I saw this wallet for sale on a stall for £15, so having a quick glance I bought the item then later noticed two crude replacement pieces. Well well, tough luck – greed is sometimes good, as there are ways of dealing with this issue.
Still the sum spent would hardly bankrupt myself, but even with this common issue one can take a painkilling
tablet with a tidy looking resolution.
I have spent hours and more looking at a host of these pocket chess sets and noted on many that the celluloid pieces are interchangeable on some sets, however crude drawing of the chess piece symbols simply wont work. The use of a photocopier is therefore very handy when one has any spare pieces of celluloid chessmen which have genuine antique content, then having with care cut out a copied piece, and using a suitable glue for paper, attach the copied symbol on to the spare. I did this and sold such a wallet on eBay to a well known and widely respected collector by explaining exactly what I did on my listing plus I received decent looking feedback.
These pocket wallet set are far from rare as quite a few have survived, and the Dexter I purchased was a bargain
based upon past eBay prices. These sets were advertised in the Chess Amateur in the early 1900’s with celluloid men which are easily lost in a wallet made of quality Moroccan leather, plus mine was in excellent condition. Even funnier is that the seller bought the item at auction plus inside the wallet was a note that said ‘two pieces missing‘, so we exchanged smiles and I went home happy. These sets were retailed in quantity by Thomas De La Rue in the late 19th century. However since the slots in a number of these wallets have similar sizes it is best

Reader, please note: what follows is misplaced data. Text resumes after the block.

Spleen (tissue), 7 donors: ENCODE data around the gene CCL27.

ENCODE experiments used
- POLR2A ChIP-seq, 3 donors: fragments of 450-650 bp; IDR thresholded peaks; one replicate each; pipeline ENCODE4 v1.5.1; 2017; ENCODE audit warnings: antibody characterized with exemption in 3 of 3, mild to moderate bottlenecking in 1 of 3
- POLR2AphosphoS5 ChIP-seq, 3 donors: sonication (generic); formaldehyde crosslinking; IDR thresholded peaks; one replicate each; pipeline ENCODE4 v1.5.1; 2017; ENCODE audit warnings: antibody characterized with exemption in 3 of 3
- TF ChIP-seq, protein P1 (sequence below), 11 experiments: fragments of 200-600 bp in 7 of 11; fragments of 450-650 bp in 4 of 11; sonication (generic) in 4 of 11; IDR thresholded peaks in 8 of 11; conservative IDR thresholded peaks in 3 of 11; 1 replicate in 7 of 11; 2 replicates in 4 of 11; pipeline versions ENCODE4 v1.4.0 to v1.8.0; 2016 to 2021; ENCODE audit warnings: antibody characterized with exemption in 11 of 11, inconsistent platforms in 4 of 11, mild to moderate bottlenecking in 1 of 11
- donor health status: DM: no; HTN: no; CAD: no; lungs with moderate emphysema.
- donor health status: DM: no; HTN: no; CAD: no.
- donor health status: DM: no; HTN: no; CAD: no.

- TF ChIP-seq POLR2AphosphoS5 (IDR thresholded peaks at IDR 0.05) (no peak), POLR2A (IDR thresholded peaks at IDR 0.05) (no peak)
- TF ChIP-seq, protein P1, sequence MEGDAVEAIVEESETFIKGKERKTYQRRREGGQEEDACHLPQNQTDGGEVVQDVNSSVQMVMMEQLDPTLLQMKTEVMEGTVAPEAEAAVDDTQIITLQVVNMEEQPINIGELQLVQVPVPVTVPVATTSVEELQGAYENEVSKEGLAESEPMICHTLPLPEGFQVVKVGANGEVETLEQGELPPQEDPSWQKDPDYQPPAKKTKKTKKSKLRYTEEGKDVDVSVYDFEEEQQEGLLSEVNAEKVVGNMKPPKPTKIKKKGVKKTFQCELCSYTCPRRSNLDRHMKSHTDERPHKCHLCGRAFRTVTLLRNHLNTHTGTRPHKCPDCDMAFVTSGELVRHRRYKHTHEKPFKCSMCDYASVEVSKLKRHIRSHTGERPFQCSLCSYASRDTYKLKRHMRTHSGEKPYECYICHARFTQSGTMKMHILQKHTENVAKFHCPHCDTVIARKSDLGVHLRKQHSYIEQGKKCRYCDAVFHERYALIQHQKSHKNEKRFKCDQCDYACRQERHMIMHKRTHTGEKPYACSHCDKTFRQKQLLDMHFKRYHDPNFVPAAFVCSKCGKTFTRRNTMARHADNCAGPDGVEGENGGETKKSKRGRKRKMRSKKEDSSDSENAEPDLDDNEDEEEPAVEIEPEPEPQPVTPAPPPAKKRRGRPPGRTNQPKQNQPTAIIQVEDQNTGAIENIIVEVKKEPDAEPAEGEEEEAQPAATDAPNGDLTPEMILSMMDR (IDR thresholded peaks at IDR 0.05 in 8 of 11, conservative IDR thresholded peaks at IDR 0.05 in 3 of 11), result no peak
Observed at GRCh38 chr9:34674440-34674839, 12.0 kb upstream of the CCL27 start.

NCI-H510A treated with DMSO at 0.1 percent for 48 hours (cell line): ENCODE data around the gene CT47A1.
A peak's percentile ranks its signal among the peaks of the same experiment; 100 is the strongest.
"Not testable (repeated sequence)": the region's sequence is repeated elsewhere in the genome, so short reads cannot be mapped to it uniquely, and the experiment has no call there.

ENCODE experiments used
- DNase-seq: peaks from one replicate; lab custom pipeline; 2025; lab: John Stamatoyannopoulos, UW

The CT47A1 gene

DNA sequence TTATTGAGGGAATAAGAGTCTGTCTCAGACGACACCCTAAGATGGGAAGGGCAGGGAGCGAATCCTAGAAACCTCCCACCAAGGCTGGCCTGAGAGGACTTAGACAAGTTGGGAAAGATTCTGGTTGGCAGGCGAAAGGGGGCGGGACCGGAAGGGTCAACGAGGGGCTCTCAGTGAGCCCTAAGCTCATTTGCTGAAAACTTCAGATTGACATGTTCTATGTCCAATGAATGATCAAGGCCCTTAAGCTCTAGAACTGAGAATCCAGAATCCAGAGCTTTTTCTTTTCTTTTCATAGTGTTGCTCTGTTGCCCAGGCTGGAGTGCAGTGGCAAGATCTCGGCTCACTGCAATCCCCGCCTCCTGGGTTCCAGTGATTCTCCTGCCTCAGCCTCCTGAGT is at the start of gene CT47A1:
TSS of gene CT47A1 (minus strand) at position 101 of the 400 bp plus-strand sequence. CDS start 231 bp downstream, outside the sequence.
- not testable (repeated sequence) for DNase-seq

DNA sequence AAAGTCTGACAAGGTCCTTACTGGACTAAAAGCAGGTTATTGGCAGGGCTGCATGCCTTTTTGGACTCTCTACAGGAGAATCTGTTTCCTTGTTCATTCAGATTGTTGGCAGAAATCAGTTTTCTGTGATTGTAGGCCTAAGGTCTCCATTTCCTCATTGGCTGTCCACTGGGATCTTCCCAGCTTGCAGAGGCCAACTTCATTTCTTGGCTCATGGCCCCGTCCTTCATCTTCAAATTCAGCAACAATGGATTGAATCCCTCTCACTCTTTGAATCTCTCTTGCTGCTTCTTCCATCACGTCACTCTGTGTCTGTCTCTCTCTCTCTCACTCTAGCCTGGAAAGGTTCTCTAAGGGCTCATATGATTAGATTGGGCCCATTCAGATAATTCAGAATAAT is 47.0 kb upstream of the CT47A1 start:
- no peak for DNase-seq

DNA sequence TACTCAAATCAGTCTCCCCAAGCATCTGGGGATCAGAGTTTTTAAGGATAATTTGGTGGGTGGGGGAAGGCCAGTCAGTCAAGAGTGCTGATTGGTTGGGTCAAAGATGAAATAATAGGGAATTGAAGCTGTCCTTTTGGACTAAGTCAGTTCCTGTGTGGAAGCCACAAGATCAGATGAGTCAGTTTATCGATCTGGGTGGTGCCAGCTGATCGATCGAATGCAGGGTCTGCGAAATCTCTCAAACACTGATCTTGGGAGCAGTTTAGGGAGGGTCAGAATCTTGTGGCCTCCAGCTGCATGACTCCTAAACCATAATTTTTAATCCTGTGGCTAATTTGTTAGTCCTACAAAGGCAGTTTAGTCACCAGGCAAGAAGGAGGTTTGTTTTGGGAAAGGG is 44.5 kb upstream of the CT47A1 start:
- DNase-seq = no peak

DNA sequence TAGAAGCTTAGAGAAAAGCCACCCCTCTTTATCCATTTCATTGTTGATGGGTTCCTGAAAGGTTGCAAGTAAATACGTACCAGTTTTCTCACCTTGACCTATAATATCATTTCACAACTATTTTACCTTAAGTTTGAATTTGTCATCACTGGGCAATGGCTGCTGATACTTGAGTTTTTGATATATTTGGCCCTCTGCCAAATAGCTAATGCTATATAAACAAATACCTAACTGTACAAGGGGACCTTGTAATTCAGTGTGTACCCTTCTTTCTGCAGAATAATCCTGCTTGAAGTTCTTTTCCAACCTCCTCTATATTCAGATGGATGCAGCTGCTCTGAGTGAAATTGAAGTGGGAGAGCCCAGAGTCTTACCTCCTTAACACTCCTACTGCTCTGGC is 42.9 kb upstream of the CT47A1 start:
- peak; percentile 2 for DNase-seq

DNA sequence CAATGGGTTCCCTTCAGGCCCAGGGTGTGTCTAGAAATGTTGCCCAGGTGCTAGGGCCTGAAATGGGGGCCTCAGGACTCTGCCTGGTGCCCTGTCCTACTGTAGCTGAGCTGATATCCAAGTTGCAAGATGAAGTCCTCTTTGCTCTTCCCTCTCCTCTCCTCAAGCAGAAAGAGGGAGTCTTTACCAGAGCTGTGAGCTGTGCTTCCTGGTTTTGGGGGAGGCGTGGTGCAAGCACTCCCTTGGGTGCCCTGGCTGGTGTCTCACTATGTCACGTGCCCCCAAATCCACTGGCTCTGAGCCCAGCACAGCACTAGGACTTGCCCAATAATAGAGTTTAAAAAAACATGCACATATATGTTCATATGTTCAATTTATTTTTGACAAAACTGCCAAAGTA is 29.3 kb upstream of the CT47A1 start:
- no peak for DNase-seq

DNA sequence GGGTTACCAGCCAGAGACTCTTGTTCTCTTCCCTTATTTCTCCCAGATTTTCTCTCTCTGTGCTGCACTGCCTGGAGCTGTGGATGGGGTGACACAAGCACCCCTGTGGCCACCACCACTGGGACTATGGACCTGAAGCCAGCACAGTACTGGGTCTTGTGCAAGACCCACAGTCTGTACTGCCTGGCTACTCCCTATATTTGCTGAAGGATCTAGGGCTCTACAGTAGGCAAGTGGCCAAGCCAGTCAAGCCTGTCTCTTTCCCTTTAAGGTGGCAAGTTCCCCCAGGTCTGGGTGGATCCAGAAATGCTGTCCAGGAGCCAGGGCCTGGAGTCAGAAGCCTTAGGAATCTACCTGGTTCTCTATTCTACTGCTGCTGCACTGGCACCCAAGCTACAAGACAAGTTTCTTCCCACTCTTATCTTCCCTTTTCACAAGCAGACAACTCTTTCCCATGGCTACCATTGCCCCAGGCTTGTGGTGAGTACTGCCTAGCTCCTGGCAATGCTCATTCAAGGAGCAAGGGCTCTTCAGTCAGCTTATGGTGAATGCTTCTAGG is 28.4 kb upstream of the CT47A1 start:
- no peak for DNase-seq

to check the symbols of every piece on the wallet board, as some pocket set pieces will fit in rather nicely.
I have seen some wallets sell on the Bay for in excess of £50.00.
There is a useful site where fellow collectors discuss the merits of these collectables – on chess.com forums. Much as I like these collectables they are fun to have. On reflection it is the greatest pity that Google closed the public Picasa albums as the quality and reliability of the information offered was by far and away the best I have ever seen – why???? Perhaps so many collectables shown there were not worth that much that some of the top researchers were none too bothered to do such work. Sometimes the Hobbits of the chess collecting world can be ignored hence never question what is published – in my humble opinion complete nonsense. Mistakes are easily made and if any collector spots one that might mislead any fellow enthusiast, then please contact me to rectify any errors which might help others since we are all human!